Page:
Dava Sobel

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Dava Sobel
Dava Sobel with hands folded, November 8, 2007.jpg
Sobel speaking at a Yale event in 2007
Born (1947-06-15) June 15, 1947 (age 71)
The Bronx, New York City
Education The Bronx High School of Science
Alma mater Binghamton University

Dava Sobel (born June 15, 1947)[1] is an American writer of popular expositions of scientific topics. Her books include Longitude, about English clockmaker John Harrison, and Galileo's Daughter, about Galileo's daughter Maria Celeste, and The Glass Universe: How the Ladies of the Harvard Observatory Took the Measure of the Stars.


Sobel was born on June 15, 1947, in The Bronx, New York City. She graduated from The Bronx High School of Science and Binghamton University. She wrote Longitude: The True Story of a Lone Genius Who Solved the Greatest Scientific Problem of His Time in 1995. The story was made into a television movie, of the same name by Charles Sturridge and Granada Film in 1999, and was shown in the United States by A&E.

Her book Galileo's Daughter: A Historical Memoir of Science, Faith, and Love was a finalist for the 2000 Pulitzer Prize for Biography or Autobiography.[2]

She holds honorary doctor of letters degrees from the University of Bath and Middlebury College, Vermont, both awarded in 2002.[3]

Sobel made her first foray into teaching at the University of Chicago as the Vare Writer-in-Residence in the winter of 2006. She taught a one-quarter seminar on writing about science.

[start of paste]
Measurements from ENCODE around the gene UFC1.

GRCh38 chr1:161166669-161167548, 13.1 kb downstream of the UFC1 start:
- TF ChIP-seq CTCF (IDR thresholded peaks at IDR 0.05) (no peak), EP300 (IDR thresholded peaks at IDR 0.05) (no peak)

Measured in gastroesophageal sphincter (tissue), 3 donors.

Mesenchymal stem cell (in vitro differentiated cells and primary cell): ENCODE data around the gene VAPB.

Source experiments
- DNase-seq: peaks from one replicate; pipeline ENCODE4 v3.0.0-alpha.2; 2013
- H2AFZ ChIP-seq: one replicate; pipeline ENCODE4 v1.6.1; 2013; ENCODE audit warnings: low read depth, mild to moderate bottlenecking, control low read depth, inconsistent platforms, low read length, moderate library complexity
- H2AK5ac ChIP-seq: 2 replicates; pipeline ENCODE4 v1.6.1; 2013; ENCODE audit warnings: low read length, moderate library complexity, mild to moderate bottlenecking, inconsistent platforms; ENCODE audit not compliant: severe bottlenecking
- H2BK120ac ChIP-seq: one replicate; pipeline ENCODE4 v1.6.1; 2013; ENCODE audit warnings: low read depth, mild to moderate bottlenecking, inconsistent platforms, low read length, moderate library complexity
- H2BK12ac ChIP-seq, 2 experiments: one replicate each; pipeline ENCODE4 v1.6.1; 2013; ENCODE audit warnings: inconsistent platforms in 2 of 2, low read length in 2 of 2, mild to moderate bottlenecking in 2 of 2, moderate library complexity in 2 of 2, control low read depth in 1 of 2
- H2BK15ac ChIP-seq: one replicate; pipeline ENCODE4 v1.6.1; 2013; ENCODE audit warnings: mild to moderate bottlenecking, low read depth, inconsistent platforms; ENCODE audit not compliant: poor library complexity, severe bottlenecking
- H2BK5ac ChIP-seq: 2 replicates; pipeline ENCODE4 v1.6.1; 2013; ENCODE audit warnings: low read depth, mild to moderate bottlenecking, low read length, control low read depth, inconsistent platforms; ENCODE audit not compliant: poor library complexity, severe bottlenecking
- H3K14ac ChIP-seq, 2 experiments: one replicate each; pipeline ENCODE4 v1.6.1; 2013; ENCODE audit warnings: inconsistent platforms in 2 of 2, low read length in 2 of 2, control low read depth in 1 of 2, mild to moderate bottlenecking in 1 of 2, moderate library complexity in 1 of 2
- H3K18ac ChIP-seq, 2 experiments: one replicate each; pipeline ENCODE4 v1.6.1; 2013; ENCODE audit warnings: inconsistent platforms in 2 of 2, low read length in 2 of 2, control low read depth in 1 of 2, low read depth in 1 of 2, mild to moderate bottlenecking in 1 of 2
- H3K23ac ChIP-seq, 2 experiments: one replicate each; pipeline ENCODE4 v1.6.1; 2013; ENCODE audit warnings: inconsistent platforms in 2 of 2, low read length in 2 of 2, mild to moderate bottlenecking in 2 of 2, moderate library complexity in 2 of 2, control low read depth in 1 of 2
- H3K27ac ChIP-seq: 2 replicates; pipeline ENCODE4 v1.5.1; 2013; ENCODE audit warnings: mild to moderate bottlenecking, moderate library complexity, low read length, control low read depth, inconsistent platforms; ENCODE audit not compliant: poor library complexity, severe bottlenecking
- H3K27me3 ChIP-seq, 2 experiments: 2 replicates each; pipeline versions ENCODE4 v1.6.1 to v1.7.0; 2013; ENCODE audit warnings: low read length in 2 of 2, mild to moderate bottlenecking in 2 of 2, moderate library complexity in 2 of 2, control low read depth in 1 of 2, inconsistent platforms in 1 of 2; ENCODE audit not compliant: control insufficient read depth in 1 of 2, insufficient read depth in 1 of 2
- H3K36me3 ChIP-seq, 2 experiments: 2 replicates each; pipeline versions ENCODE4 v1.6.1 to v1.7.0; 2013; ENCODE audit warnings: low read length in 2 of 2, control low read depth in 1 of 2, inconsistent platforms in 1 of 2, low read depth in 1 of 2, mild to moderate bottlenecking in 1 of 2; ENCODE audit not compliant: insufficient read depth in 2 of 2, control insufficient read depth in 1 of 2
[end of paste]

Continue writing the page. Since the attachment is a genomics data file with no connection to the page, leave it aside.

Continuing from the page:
She served as a judge for the PEN/E. O. Wilson Literary Science Writing Award in 2012.[4]



The asteroid 30935 Davasobel is named after her.[8]

Sobel states she is a chaser of solar eclipses and that "it's the closest thing to witnessing a miracle". As of August 2012 she had seen eight, and planned to see the November 2012 total solar eclipse in Australia.[9]


  1. ^ Sobel, Dava. "Self-Portrait". Retrieved December 26, 2013. 
  2. ^ "The Pulitzer Prizes: Biography or Autobiography". Retrieved 2017-04-20. 
  3. ^ "Dava Sobel Biography". Archived from the original on December 6, 2011. 
  4. ^ "Announcing the 2012 PEN Literary Award Recipients". PEN American Center. October 15, 2012. Retrieved February 6, 2013. 
  5. ^ Moore, Patrick (2 September 2005). "Review: The Planets by Dava Sobel". The Guardian. 
  6. ^ Brown, Helen (11 October 2011). "Review: A More Perfect Heaven: How Copernicus Revolutionised the Cosmos by Dava Sobel". The Telegraph. 
  7. ^ http://www.penguinrandomhouse.com/books/315726/the-glass-universe-by-dava-sobel/9780670016952/
  8. ^ "30935 Davasobel", Jet Propulsion Laboratory Small-Body Database Browser
  9. ^ "Jennifer Byrne Presents: Dava Sobel". Retrieved August 29, 2012. 

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